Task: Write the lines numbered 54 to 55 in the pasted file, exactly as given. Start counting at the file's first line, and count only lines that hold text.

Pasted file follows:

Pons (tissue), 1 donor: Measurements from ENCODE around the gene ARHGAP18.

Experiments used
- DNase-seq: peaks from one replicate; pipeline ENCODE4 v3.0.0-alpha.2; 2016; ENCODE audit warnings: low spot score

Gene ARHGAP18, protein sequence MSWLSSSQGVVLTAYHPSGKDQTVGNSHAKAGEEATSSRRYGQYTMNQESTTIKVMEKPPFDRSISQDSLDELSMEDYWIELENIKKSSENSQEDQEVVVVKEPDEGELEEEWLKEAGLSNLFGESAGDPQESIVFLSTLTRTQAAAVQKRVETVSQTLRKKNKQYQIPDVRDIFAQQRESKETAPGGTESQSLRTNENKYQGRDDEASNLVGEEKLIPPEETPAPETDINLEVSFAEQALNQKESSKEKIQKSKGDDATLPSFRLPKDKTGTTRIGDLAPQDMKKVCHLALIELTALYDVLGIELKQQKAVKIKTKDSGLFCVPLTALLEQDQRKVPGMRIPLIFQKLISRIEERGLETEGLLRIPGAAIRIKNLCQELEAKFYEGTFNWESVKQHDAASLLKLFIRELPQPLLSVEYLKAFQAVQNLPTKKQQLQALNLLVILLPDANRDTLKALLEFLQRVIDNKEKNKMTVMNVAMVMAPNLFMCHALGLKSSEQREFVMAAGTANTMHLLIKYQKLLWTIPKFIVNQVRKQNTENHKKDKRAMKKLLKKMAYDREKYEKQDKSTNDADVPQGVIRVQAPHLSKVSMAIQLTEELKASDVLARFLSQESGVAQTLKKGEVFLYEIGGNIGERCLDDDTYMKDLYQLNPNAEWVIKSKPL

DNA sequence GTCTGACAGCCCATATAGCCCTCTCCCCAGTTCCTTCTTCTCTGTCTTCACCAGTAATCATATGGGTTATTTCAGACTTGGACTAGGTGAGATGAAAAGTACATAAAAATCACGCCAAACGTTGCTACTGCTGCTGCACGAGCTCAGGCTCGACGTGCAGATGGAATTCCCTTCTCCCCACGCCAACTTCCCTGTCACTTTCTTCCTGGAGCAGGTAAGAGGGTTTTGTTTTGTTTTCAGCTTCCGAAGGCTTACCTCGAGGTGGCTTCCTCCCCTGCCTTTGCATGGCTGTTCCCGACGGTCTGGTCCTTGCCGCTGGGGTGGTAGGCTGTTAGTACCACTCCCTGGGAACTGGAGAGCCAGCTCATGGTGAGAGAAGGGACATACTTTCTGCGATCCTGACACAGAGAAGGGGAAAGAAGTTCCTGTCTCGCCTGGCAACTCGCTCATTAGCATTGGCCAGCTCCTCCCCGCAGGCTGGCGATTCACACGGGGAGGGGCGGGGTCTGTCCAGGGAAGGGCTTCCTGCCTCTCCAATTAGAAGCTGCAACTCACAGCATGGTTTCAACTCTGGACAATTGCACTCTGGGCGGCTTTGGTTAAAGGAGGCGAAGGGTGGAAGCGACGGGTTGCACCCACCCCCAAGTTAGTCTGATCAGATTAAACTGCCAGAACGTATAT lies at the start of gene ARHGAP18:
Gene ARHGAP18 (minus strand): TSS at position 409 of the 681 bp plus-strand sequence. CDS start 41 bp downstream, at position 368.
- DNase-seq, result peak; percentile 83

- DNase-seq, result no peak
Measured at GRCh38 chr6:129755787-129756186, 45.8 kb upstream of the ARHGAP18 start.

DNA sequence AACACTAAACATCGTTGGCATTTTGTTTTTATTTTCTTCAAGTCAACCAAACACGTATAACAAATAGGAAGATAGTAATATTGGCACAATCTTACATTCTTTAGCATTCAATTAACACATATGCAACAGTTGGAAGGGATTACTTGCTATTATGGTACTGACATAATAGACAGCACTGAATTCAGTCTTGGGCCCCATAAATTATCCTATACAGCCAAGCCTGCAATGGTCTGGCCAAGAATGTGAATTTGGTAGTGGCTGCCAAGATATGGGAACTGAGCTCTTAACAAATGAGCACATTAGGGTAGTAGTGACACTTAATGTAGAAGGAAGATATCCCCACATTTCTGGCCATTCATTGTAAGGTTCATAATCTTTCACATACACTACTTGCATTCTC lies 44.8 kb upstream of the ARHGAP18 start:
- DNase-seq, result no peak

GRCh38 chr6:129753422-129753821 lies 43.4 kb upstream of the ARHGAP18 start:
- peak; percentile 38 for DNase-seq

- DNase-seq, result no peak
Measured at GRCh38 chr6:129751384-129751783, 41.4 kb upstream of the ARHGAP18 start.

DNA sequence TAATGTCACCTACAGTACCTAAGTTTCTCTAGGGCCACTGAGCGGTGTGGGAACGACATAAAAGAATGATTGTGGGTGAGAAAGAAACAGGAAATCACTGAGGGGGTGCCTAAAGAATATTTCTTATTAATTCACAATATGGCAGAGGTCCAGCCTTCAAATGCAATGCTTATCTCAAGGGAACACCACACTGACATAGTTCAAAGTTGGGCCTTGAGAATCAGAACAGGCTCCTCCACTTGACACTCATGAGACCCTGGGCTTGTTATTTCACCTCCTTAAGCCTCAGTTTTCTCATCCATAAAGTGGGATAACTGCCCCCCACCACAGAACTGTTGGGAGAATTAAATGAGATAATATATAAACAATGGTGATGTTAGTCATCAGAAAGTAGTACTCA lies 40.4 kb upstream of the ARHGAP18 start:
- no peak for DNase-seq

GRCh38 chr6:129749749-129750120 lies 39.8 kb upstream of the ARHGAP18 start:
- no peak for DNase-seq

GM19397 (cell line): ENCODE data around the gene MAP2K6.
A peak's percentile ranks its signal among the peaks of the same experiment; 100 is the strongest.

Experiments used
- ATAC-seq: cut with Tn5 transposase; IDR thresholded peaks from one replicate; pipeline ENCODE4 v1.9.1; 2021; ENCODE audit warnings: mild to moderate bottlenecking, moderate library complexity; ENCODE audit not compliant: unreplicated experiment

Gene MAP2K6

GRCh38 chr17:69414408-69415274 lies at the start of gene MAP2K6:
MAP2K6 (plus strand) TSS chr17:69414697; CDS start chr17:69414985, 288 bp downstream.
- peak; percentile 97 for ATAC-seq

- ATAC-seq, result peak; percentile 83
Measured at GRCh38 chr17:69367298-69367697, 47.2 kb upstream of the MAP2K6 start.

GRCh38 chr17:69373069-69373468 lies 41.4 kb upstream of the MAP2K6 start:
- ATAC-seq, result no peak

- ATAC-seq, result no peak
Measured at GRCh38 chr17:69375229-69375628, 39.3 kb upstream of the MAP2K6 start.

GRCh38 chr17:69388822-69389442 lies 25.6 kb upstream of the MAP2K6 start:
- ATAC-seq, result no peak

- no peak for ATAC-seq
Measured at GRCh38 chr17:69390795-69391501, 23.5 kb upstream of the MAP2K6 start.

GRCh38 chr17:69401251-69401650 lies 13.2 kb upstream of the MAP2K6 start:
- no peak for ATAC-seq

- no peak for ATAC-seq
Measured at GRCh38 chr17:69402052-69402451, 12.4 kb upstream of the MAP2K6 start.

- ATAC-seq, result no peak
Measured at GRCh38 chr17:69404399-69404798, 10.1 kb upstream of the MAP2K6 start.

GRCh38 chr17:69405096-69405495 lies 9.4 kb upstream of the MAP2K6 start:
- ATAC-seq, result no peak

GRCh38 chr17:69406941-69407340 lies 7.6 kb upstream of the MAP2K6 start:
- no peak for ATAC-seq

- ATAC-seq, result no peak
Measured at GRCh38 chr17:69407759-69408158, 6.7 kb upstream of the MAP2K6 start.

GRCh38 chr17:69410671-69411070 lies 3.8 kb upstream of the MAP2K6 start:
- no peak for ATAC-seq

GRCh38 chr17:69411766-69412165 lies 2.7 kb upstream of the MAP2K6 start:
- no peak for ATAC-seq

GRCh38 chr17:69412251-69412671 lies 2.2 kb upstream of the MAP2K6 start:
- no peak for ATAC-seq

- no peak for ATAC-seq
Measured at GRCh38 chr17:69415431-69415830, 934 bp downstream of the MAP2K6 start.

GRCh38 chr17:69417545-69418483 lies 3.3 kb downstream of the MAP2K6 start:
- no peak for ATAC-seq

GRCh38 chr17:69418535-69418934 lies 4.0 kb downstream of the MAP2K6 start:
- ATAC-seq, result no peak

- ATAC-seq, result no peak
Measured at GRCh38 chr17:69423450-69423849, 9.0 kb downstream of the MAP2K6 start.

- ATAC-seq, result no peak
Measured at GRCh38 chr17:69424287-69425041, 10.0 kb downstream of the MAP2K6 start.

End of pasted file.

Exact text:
GRCh38 chr17:69412251-69412671 lies 2.2 kb upstream of the MAP2K6 start:
- no peak for ATAC-seq